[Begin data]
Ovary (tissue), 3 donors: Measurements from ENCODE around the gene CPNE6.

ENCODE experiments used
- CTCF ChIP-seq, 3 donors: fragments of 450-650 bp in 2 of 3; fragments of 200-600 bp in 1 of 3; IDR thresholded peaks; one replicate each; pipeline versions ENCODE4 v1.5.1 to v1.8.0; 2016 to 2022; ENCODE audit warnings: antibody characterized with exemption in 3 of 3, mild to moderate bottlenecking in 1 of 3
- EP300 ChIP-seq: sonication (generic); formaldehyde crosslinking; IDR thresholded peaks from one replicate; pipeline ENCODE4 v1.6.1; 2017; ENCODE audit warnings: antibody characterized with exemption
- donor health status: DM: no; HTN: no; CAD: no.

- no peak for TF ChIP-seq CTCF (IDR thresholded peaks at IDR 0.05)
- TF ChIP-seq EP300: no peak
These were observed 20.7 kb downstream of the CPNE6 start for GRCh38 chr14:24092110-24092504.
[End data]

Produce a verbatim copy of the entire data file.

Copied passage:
Ovary (tissue), 3 donors: Measurements from ENCODE around the gene CPNE6.

ENCODE experiments used
- CTCF ChIP-seq, 3 donors: fragments of 450-650 bp in 2 of 3; fragments of 200-600 bp in 1 of 3; IDR thresholded peaks; one replicate each; pipeline versions ENCODE4 v1.5.1 to v1.8.0; 2016 to 2022; ENCODE audit warnings: antibody characterized with exemption in 3 of 3, mild to moderate bottlenecking in 1 of 3
- EP300 ChIP-seq: sonication (generic); formaldehyde crosslinking; IDR thresholded peaks from one replicate; pipeline ENCODE4 v1.6.1; 2017; ENCODE audit warnings: antibody characterized with exemption
- donor health status: DM: no; HTN: no; CAD: no.

- no peak for TF ChIP-seq CTCF (IDR thresholded peaks at IDR 0.05)
- TF ChIP-seq EP300: no peak
These were observed 20.7 kb downstream of the CPNE6 start for GRCh38 chr14:24092110-24092504.